Biden’s Asia Trip is ‘Proof’ That US Can Focus On Two Fronts At Once, Officials Argue
His first presidential Pacific crossing aims to convince wary leaders that Washington is not losing focus on China.
White House officials love saying the Biden administration can walk and chew gum at the same time. President Joe Biden’s trip to Asia, which begins Friday, is a chance for him to prove it.
Biden’s trip to Tokyo and Seoul, which runs through Tuesday, will happen against the backdrop of Russia’s war in Ukraine. The White House is seeking to prove to allies and adversaries that the United States can rally the world against a Russian invasion while working to confront China’s long-term strategic challenge.
The balancing act began before the trip even started. On Thursday, Biden met with the Finnish and Swedish leaders at the White House to discuss their bids to join NATO an hour before boarding Air Force One for his first trip to Asia as president. The president was en route to Seoul when the Senate passed $40 billion in aid for Ukraine, sending it to his desk for signature.
“It will show in living color that the United States can at once lead the free world in responding to Russia’s war in Ukraine and at the same time chart a course for effective, principled American leadership and engagement in a region that will define much of the future of the 21st century,” National Security Advisor Jake Sullivan said Wednesday.
On the trip, Biden will meet with Korean President Yoon Suk-yeol, who was just sworn in last week, and later with Japanese Prime Minister Fumio Kushia, who took office in October, Sullivan said. He’ll also join a meeting of the Quad with leaders from Japan, India, and Australia.
“I think the mission from the White House perspective is mostly to get to know their counterparts and demonstrate that they’re paying attention to Asia despite what’s happening in Ukraine,” said Zack Cooper, a senior fellow at the American Enterprise Institute.
In March, the administration released the 2022 National Defense Strategy, which maintained China as the United States’ primary security challenge, while dealing with the regional crisis in Europe. In the weeks since, the U.S. has committed billions in aid in weapons and has expanded its military presence in Europe to more than 100,000 troops for a fight that military planners now expect could drag on for months or years.
On Thursday, a senior defense official said the president’s trip was “proof positive” the United States could maintain both fronts.
“Everybody's focused on Ukraine, and we understand that, but that doesn't mean that we've stopped working with allies and partners in the Indo-Pacific, doesn't mean we stopped our air and naval activity in the Indo-Pacific” in the 85-day old war, the official said.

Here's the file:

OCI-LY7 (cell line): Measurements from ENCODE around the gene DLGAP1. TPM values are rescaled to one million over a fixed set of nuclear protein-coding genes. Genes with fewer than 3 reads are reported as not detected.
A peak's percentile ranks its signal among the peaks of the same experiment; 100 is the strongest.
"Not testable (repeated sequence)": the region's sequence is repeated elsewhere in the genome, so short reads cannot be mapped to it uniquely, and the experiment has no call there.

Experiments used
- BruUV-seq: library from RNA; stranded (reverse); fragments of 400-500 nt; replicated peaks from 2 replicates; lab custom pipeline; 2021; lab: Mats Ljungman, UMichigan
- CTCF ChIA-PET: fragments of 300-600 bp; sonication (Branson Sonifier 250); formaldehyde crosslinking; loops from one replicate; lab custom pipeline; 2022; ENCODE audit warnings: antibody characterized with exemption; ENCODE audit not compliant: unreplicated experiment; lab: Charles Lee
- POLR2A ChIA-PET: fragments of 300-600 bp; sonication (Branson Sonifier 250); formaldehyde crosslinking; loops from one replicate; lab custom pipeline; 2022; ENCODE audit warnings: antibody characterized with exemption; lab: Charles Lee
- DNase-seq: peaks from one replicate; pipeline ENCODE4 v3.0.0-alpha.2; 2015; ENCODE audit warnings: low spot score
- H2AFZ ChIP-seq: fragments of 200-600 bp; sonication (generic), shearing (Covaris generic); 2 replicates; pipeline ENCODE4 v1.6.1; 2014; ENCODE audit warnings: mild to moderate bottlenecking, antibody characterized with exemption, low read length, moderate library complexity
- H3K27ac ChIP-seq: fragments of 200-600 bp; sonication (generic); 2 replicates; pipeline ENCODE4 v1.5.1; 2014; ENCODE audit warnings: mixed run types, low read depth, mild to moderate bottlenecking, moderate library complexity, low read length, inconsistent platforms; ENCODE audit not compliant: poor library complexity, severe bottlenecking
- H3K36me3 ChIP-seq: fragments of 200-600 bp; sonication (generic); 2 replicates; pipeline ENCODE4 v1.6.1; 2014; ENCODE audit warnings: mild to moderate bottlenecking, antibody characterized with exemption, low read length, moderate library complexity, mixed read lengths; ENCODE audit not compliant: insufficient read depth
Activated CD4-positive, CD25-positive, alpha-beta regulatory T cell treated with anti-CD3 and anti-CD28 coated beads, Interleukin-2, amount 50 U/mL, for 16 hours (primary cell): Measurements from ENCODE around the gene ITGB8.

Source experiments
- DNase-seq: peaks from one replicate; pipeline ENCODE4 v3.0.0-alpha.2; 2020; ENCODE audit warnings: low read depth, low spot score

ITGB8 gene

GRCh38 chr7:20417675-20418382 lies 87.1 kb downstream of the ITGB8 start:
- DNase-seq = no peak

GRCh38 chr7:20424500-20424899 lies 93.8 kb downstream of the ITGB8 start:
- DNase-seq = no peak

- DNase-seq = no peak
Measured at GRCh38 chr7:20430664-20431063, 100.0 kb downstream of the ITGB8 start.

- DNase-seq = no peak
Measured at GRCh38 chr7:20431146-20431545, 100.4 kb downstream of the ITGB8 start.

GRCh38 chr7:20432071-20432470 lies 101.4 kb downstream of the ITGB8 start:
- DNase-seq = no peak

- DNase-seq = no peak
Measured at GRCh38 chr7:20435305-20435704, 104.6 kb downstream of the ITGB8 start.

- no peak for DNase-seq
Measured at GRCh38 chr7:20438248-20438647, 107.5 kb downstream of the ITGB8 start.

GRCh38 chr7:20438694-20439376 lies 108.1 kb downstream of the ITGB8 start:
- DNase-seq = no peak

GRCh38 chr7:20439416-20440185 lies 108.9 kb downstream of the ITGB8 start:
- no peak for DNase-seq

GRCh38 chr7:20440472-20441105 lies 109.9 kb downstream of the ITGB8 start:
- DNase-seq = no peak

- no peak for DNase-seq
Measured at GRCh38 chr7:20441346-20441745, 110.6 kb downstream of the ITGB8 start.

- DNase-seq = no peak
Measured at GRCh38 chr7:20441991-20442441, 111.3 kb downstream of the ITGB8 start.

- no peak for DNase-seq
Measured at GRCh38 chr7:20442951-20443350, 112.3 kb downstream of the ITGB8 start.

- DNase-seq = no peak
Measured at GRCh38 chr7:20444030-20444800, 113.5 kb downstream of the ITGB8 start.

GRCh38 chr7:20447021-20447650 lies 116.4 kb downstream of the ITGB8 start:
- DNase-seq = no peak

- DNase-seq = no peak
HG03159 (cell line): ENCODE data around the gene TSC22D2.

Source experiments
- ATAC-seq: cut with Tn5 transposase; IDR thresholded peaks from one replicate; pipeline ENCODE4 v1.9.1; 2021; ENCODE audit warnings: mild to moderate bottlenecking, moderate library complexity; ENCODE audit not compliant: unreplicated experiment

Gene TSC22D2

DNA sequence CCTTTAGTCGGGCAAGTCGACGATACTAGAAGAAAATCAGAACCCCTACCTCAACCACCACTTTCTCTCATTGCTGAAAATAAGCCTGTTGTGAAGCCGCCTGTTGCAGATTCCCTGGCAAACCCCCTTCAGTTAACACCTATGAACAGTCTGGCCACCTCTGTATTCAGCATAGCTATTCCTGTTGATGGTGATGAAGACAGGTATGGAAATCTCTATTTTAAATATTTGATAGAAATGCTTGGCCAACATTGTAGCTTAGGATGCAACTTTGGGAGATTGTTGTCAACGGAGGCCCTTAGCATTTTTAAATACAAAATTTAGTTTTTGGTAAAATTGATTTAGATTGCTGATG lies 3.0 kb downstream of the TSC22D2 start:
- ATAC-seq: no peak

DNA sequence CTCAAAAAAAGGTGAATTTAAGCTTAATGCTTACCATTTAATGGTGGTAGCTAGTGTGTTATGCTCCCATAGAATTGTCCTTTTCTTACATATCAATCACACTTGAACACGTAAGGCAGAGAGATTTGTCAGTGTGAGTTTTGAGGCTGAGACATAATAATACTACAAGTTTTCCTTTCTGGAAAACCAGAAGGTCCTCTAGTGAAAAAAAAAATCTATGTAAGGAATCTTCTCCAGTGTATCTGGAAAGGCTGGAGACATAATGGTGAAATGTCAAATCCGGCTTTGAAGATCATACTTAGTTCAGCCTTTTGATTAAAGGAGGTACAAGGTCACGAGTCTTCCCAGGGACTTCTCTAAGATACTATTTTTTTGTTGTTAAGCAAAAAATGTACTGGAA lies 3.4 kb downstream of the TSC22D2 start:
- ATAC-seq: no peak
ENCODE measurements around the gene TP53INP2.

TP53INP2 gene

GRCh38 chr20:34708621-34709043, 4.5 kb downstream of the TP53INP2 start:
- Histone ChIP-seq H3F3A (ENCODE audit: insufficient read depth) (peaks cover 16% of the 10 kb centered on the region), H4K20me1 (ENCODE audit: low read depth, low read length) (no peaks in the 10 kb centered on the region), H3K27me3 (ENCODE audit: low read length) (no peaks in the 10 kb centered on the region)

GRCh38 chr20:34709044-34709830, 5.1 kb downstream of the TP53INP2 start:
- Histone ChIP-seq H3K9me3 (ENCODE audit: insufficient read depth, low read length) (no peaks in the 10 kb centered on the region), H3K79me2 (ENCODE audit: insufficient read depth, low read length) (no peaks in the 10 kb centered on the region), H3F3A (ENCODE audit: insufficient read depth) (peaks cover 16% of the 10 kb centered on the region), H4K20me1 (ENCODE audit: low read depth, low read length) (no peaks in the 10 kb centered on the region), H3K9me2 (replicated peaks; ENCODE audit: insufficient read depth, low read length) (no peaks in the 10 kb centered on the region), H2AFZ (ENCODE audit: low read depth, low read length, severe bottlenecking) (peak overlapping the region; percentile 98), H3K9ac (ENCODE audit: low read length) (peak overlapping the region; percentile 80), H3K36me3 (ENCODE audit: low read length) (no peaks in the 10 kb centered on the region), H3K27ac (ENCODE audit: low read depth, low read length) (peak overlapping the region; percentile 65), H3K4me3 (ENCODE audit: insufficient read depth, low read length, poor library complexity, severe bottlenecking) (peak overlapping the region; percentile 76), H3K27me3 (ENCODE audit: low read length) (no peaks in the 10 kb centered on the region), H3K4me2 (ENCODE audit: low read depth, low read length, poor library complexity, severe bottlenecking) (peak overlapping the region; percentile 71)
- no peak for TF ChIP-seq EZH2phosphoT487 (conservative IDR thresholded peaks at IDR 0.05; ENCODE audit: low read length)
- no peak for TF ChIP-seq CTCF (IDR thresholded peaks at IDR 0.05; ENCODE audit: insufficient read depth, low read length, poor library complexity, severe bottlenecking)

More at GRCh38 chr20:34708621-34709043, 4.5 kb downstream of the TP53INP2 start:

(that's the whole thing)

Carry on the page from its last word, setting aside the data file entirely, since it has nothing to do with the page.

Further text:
While the U.S. has sent thousands of its Stinger anti-aircraft and Javelin anti-tank missiles to Ukraine—prompting the Pentagon to meet with defense industry leaders about rebuilding the stockpile—those pressures do not affect Indo-Pacific weapons sales, the official said.
Biden has galvanized the world in its response to the Russian invasion, including driving global sanctions against Moscow, facilitating arms transfers from allies, and ensuring that NATO is united in its support of Kyiv. That ability to rally has important implications for Asia, including Taiwan, where people worry they could suffer the same fate as Ukraine if China decides to invade.
America’s ability to assemble a global coalition and impose economic consequences on Russia provides a good “template” that the administration can build on when thinking about how to protect Taiwan from a potential Chinese invasion, Charles Edel, a senior advisor at the Center for Strategic and International Studies, told the House Foreign Affairs Committee on Thursday at a hearing on how the conflict in Ukraine is affecting the Indo-Pacific region.
Some experts predict Biden will be explicit with allies on the trip that he could rally the world around them as well, including if a conflict broke out in Asia at the same time as the war in Ukraine.
“There is nervousness, especially in Taiwan and in Japan to some extent, about whether the U.S. can handle two major contingencies,” Michael Green, the senior vice president for Asia at the Center for Strategic and International Studies, said on a press call previewing the trip. “Can we handle Ukraine and, if Taiwan were suddenly a crisis, handle that at the same time?...I think you’ll see some statements from the president that go right at that little bit of uncertainty about our ability to – not our intentions, really, but our ability to handle major challenges in Europe and Asia at the same time.”
It’s possible the conflict in Ukraine could draw attention away from the Indo-Pacific in the short term, if government bodies like the National Security Council spend time holding meetings on the war, for example. But, it could lead to a greater focus on the region if a crippled Russia demands less of America’s attention after the war, Cooper said.
“A weakened Russia and strengthened NATO may mean the U.S. can pay more attention to Asia,” he said. “In the long term, I think that could be helpful from an Asia standpoint.”